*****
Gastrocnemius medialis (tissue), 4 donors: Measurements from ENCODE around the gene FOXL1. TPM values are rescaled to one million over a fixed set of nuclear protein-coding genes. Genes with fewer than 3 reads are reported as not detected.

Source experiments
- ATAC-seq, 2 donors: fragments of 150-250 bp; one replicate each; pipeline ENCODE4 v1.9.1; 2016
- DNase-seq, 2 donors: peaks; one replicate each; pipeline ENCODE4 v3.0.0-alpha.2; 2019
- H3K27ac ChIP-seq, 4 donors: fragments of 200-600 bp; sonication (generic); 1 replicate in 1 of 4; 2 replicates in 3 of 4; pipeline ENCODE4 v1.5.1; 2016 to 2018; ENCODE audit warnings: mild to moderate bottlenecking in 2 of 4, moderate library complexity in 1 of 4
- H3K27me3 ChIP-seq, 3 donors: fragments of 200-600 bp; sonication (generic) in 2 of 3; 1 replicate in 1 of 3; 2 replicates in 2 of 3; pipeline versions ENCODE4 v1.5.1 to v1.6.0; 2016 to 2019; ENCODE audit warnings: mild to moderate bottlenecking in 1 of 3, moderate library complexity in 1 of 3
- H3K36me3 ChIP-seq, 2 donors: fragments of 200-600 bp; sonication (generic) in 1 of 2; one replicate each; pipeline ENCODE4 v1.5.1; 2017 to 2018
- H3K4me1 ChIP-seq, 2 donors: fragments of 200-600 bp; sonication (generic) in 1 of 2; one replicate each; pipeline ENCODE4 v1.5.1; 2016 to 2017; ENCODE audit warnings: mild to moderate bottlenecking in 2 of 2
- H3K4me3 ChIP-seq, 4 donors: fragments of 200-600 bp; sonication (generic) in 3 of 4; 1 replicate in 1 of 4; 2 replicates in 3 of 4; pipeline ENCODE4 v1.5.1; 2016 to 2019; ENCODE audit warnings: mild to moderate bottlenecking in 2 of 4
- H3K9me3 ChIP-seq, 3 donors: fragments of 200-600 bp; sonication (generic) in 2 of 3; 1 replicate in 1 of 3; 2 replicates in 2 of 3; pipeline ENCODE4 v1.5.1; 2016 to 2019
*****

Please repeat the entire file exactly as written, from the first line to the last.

Gastrocnemius medialis (tissue), 4 donors: Measurements from ENCODE around the gene FOXL1. TPM values are rescaled to one million over a fixed set of nuclear protein-coding genes. Genes with fewer than 3 reads are reported as not detected.

Source experiments
- ATAC-seq, 2 donors: fragments of 150-250 bp; one replicate each; pipeline ENCODE4 v1.9.1; 2016
- DNase-seq, 2 donors: peaks; one replicate each; pipeline ENCODE4 v3.0.0-alpha.2; 2019
- H3K27ac ChIP-seq, 4 donors: fragments of 200-600 bp; sonication (generic); 1 replicate in 1 of 4; 2 replicates in 3 of 4; pipeline ENCODE4 v1.5.1; 2016 to 2018; ENCODE audit warnings: mild to moderate bottlenecking in 2 of 4, moderate library complexity in 1 of 4
- H3K27me3 ChIP-seq, 3 donors: fragments of 200-600 bp; sonication (generic) in 2 of 3; 1 replicate in 1 of 3; 2 replicates in 2 of 3; pipeline versions ENCODE4 v1.5.1 to v1.6.0; 2016 to 2019; ENCODE audit warnings: mild to moderate bottlenecking in 1 of 3, moderate library complexity in 1 of 3
- H3K36me3 ChIP-seq, 2 donors: fragments of 200-600 bp; sonication (generic) in 1 of 2; one replicate each; pipeline ENCODE4 v1.5.1; 2017 to 2018
- H3K4me1 ChIP-seq, 2 donors: fragments of 200-600 bp; sonication (generic) in 1 of 2; one replicate each; pipeline ENCODE4 v1.5.1; 2016 to 2017; ENCODE audit warnings: mild to moderate bottlenecking in 2 of 2
- H3K4me3 ChIP-seq, 4 donors: fragments of 200-600 bp; sonication (generic) in 3 of 4; 1 replicate in 1 of 4; 2 replicates in 3 of 4; pipeline ENCODE4 v1.5.1; 2016 to 2019; ENCODE audit warnings: mild to moderate bottlenecking in 2 of 4
- H3K9me3 ChIP-seq, 3 donors: fragments of 200-600 bp; sonication (generic) in 2 of 3; 1 replicate in 1 of 3; 2 replicates in 2 of 3; pipeline ENCODE4 v1.5.1; 2016 to 2019